WHO: GAR – Poliomyelitis in Pakistan

WHO: Global Alert and Response (GAR): Poliomyelitis in Pakistan
[Initial text; bolding by editor]  7 July 2011

Pakistan has reported wild poliovirus type 3 (WPV3) isolated from a 16-month old child with onset of paralysis on 9 June 2011, from a conflict-affected, inaccessible area of Khyber Agency, Federally Administered Tribal Areas (FATA). This is the only case of WPV3 detected in Asia in 2011. WPV3 transmission in Asia is on the verge of elimination, with the last case occurring more than six months ago, on 18 November 2010 (also from Khyber Agency, FATA).

Confirmation of continuation of WPV3 transmission in tribal areas of Pakistan has significant implications for the global effort to eradicate WPV3, particularly as Asia is on the verge of eliminating circulation of this strain. The detection of WPV3 in Pakistan represents the risk that it may spread from this transmission focus to other WPV3-free areas of Asia and beyond. Globally, WPV3 transmission is at historically low levels in 2011, with other circulation of this strain restricted to parts of west Africa (17 cases in Côte d’Ivoire, Guinea, Mali and Niger), Nigeria (five cases) and Chad (three cases). The risk of onward spread of WPV3 is deemed as high by the World Health Organization (WHO), particularly given large-scale population movements within Pakistan, between Pakistan and Afghanistan, and expected large-scale population movements associated with Umrah and the upcoming Hajj (pilgrimage to Mecca, Kingdom of Saudi Arabia) in the coming few months.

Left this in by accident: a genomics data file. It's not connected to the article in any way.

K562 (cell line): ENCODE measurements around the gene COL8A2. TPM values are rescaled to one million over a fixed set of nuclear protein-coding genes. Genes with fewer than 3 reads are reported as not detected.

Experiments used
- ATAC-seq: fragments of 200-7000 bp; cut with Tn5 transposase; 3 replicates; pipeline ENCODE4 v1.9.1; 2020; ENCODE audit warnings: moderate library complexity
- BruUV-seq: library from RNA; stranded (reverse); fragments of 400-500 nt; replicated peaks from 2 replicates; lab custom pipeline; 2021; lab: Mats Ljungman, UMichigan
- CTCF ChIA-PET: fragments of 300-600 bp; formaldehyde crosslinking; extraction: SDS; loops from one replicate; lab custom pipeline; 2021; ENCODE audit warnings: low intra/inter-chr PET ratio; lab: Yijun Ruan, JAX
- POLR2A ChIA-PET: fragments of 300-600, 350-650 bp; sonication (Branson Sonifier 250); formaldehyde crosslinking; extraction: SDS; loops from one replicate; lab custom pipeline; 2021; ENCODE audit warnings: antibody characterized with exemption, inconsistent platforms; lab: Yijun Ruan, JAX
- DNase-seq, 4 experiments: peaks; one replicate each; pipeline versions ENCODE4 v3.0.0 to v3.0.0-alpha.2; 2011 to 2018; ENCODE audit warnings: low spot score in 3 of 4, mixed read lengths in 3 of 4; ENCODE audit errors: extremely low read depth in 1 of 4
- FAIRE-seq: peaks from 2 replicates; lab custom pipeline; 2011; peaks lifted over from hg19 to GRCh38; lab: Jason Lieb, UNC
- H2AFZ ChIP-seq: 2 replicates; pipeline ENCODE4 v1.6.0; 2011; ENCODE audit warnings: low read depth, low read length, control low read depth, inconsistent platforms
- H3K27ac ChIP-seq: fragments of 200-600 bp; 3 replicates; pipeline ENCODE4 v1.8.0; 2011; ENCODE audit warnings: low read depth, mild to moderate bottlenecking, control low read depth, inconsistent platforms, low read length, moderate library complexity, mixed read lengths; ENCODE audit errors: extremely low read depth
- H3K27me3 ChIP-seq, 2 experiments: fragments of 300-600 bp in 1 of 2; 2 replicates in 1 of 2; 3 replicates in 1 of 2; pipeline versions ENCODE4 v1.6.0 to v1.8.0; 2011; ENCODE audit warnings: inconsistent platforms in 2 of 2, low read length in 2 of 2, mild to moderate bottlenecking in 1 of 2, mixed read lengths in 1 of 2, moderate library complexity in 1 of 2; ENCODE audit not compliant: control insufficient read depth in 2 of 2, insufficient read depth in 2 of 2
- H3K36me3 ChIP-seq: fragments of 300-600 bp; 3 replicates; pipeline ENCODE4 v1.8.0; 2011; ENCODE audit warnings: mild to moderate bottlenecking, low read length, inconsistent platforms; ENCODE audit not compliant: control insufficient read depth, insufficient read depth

In 2011, supplementary immunization activities (SIAs) in Pakistan have been inadequate in quality in key high-risk areas and a significant proportion of children remained inaccessible in conflict affected tribal areas. In FATA, particularly in Khyber agency, nearly 50% of children have been regularly missed during SIAs for the last two years. In addition to challenges relating to reaching children in insecure areas of Khyber Pakhtunkhwa and FATA, significant operational challenges continue to mar the quality of SIAs in accessible areas of Khyber and in other key transmission areas of the country, notably in the provinces of Balochistan and Sindh. In addition to confirmation of the only WPV3 case in Asia in 2011, Pakistan is affected by country-wide geographical transmission of wild poliovirus type 1 (WPV1), with 57 confirmed WPV1 cases in 2011 (as at 5 July 2011), compared with 14 WPV1 cases for the same period in 2010…